Each participant’s overall performance was above chance level d′ > 0 (Fig. 2). Only one participant showed below chance level performance for the P2 and feature-matched conditions d′ < 0. The average d′ was 2.28 (sd: 0.19) for PMM, 1.99 (sd: 0.17) for P2, and 1.68 (sd: 0.19) for PMM.

Figure 2
figure 2

Behavioral performance. Percent correct for discriminating pattern exemplars and average d′ across 18 participants are shown. Black lines indicate the median while black dots indicate the mean. Error bars show variability outside the quartiles.

Reliable Component Analysis – Frequency Domain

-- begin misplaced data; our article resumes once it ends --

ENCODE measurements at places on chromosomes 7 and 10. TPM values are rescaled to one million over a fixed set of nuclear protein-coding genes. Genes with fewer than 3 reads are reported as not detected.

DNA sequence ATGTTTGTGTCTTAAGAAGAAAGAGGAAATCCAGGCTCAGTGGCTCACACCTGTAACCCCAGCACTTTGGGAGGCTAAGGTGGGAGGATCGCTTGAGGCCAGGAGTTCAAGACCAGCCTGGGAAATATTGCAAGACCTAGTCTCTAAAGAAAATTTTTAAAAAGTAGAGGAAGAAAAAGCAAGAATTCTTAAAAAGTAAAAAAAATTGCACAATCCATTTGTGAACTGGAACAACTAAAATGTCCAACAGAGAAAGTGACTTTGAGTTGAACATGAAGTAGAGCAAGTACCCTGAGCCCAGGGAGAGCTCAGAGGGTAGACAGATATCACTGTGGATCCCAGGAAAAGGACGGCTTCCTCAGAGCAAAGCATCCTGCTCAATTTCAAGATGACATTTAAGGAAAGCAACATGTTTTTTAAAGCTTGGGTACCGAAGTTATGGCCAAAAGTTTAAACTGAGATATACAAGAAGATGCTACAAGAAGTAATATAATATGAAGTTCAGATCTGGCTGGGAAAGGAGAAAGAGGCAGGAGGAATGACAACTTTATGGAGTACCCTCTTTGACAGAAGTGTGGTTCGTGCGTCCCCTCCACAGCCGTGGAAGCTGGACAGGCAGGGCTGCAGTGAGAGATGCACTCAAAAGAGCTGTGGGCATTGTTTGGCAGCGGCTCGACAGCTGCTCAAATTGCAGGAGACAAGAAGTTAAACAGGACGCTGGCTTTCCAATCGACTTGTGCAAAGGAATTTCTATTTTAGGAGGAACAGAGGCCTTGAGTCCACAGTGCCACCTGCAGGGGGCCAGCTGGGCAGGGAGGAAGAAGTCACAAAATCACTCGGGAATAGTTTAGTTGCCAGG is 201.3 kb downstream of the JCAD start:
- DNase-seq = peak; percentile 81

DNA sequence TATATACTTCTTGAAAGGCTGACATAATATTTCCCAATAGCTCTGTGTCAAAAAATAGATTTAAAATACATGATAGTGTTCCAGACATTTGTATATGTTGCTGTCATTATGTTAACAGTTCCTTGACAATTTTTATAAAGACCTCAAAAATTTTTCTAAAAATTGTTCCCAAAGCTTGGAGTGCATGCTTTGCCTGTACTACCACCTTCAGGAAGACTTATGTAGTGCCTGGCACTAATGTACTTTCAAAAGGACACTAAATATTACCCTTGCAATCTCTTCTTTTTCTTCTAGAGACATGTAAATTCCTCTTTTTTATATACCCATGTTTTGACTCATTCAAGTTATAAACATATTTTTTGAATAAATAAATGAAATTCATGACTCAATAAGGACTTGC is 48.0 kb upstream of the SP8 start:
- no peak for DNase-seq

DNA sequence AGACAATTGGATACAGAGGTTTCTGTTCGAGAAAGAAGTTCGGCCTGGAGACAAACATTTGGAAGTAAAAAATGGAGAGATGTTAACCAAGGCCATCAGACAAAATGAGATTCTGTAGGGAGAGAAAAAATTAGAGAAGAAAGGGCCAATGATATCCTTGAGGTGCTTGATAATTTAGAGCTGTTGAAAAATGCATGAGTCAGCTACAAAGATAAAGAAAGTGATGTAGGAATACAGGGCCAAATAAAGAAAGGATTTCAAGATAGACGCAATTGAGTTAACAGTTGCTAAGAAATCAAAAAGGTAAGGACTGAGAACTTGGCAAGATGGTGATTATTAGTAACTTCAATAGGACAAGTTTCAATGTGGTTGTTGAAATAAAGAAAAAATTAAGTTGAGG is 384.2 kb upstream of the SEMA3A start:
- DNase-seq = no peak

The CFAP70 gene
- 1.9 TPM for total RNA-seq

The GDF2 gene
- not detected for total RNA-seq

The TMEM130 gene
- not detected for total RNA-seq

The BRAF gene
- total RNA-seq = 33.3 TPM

The reliable component analysis (RCA; for further details, see41) is a dimension reduction technique designed to provide components from a linear combination of electrodes which maximizes trial-to-trial spectral covariance. In SSVEP, the response phase is constant over repeated presentations of the same stimulus26. The RCA uses this across-trial reliability to decompose generalized eigenvalue problem into a small number of physiologically reliable components (RCs). Both for time and frequency domain, the RCA was computed separately for each frequency pair, and for the self and mutual terms, using data from all conditions (3 conditions per frequency pair).